Discussion in 'People Photography' started by chuasam, Feb 12, 2018.
Did a series of promotional images for an up and coming Stunt Actress.
Here is my favourite shot.
Would you like critique on firearms handling? People that are really into firearms pick up on errors right away, the same way photographers do on the elements in a photo.
sure but I didn't want the gun to detract from her face.
oh yeah...never cover the trigger with your finger unless you're about to shoot *LOL* I remember that one.
Straight out of camera shot from the same series...
damn it..*LOL* I'm a photographer, not a gun enthusiast. FWIW, that is white paint scrubbed off (semi-successfully) for the shoot.
It is a rubber prop gun for stunt training.
I understand, but when people who are into guns see something that out of place, it does distract from the rest of the picture.
The more accurate you are the more the better it will be for all of your audience.
I just happen to have a very similar 1911 sitting on my desk right now so I took couple of quick off handed pics with my phone. I am not a hand model and they were quick images.
So there are 3 points I had and only 2 of them can be changed with the prop gun.
In pic 1, if you are not shooting, the trigger finger normally lays along side the frame with the tip of your finger on the trigger guard. This allows you to increase safety, and still be able to function quickly.
The second is how the gun is function wise, but in your prop gun you can not change that. Typically a 1911 is carried in,
Condition 1 – Also known as “cocked and locked,” means a round is in the chamber, the hammer is cocked, and the manual thumb safety on the side of the frame is applied.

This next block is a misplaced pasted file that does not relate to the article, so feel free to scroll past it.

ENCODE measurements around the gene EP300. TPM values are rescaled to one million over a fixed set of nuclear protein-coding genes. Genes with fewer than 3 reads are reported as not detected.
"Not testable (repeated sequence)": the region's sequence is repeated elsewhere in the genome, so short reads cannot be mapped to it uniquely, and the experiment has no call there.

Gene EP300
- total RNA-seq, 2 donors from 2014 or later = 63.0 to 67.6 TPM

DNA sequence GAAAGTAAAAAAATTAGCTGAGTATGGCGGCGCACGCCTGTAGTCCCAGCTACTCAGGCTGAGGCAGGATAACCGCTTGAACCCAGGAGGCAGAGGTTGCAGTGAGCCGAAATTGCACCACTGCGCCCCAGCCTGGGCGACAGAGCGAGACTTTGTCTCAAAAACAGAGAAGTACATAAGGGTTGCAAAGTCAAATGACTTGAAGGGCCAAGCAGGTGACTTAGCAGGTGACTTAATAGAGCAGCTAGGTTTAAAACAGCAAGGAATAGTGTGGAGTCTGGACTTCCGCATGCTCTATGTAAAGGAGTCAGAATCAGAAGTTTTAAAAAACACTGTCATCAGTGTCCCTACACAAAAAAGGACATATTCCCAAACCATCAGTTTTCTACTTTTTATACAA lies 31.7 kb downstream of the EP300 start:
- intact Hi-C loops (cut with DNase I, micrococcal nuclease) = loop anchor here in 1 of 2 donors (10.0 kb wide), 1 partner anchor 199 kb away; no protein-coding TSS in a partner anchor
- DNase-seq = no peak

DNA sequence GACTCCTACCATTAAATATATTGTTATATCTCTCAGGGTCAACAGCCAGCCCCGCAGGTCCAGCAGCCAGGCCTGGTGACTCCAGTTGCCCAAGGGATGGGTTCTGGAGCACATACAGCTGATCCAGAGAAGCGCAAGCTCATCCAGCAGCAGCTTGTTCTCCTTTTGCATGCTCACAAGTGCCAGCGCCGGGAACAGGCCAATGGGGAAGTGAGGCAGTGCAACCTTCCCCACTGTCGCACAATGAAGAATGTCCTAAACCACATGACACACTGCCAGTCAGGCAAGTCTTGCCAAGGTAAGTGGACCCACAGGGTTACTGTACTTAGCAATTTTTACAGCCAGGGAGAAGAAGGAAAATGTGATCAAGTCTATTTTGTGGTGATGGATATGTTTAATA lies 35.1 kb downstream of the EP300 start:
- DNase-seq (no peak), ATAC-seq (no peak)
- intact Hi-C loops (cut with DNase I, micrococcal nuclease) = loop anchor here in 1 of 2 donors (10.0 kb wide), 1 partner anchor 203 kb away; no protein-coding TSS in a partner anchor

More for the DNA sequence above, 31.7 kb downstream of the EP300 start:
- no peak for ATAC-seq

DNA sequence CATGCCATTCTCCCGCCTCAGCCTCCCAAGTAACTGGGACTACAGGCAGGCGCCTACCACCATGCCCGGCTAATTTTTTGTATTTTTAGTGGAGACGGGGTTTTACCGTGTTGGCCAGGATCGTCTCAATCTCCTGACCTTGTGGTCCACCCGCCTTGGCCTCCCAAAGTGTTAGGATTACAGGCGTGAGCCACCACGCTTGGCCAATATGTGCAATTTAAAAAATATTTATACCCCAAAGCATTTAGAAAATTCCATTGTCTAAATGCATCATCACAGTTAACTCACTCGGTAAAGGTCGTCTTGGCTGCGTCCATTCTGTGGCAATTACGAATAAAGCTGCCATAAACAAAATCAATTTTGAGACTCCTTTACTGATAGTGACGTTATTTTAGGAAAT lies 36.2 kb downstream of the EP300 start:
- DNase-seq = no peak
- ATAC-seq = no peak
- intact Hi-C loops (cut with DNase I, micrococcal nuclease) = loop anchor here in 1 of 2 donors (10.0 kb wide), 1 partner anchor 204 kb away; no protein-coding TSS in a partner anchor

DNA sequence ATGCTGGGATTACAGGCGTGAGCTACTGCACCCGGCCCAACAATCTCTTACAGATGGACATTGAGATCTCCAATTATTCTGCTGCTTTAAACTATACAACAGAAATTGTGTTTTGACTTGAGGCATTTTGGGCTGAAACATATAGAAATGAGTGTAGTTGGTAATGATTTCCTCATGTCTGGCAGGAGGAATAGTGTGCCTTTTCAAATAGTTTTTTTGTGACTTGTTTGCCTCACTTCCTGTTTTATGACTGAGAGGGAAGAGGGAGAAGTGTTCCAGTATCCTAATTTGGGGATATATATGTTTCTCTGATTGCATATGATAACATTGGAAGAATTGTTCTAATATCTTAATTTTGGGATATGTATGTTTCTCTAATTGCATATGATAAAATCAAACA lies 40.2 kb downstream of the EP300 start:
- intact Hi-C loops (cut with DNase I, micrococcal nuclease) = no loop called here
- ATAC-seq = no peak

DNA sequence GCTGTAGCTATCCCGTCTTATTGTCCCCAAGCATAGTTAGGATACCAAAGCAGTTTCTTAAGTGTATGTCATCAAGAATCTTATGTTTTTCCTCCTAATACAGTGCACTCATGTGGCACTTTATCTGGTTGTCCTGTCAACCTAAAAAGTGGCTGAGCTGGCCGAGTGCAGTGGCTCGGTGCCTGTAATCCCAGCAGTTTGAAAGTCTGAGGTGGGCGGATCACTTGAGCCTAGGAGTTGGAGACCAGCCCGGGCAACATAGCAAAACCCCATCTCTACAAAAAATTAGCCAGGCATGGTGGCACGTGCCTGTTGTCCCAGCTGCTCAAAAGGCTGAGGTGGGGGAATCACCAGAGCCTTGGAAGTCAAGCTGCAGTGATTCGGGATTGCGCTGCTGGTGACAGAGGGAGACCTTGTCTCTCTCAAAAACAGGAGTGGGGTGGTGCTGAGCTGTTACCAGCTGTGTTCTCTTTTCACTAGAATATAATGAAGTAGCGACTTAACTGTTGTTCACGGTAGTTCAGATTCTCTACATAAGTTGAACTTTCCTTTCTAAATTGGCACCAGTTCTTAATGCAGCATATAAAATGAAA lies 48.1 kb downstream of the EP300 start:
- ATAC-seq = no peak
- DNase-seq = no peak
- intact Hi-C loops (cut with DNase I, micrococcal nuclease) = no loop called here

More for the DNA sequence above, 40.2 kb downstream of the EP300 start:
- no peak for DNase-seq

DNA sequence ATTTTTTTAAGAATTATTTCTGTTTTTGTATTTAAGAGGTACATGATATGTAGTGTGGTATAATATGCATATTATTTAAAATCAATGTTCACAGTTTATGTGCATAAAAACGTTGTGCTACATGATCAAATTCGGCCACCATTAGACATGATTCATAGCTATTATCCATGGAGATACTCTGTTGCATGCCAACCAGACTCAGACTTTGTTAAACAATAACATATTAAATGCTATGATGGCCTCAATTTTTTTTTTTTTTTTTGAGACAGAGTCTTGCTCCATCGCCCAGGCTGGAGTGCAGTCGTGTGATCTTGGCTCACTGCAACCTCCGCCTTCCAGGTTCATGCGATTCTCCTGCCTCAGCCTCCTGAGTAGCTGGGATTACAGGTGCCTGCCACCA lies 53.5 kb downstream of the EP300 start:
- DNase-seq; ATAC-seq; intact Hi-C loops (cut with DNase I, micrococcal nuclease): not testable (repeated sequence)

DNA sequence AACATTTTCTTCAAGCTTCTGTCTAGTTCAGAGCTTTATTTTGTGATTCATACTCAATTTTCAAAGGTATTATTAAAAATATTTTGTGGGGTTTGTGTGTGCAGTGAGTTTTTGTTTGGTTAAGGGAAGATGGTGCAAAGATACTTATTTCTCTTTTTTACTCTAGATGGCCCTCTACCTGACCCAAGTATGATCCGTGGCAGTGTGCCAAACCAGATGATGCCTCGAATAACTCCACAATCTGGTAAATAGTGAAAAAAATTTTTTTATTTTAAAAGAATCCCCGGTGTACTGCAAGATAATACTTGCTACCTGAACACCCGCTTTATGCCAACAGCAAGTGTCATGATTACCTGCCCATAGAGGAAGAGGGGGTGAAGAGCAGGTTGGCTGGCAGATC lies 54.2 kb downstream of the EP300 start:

This gun is in condition 1.
The other is how the trigger finger should be placed on the trigger. The finger should not be shoved all the way into the trigger guard. When shooting you typically want the trigger resting in the middle of the tip of your finger.
It is kind of hard to get the right angle shooting with a phone off hand, but hopefully this gives you an idea.
Good job on removing the paint, but you can see how dirty mine is since we were shooting yesterday. Guns that actually get used, and are not just safe queens, have dints, dings, wear and uneven coloration.
If you have questions about firearms I would be happy to answer them. If you ever want to do a shoot with real ones I am in WA state.
Since you've already been called out on firearms handling, I'll comment on image. Personal preference is for the first. Not only a better pose but the shadow is tighter to the body and mot as distracting. I know there's a lit of disagreements going on now about facial touch up, but she could stand some smoothing, blending and matching (forehead and cheeks) and while I was at I'd do a little burning and dodging to accentuate the cheek bones. Don't know if the tattoo on the arm is one on top of the other or part of the same, but the squiggle letters going up her arm are distracting and would probably try to clone them out. Otherwise nice shot.
Thanks for the tips. It'll be something I'll have to look out for in the future. I don't get many requests to include firearms (props) in my portraiture.
There's less of a gun fetish culture up here in Canada.
Here's another (and the only other) shot with a gun prop I've ever done.
however, fixing tattoos in post is a huge no no.
clients get offended, casting directors get mad.
I'll have an unhappy agent on my case.
An interesting thread. As a Brit I'm not a huge gun enthusiast but I know enough to have noticed the finger on the trigger and raised my eyebrows. Anyone with military or paramilitary training would probably pick up on that. However, IMHO it's not a massive deal that would demand a reshoot. It's just something to keep in mind if you do a similar shoot in the future.
I like the last one best, the bloke, he looks relatively realistic.
About the first picture, I started to 'use' my wife as a model and did some lightning with several flashes and a bouncing screen. The first thing she noticed was the texture on her face. After looking up how others did this, the conclusion was to not make the face to harsh in lightning. Hard nose shadows and freckles are not promoting a model. Although lots of glossy magazine models are shown with them. A way of lighting the face of a woman should be attractive in a soft way.
Nevertheless its a beautiful picture.
Did he ask for one?
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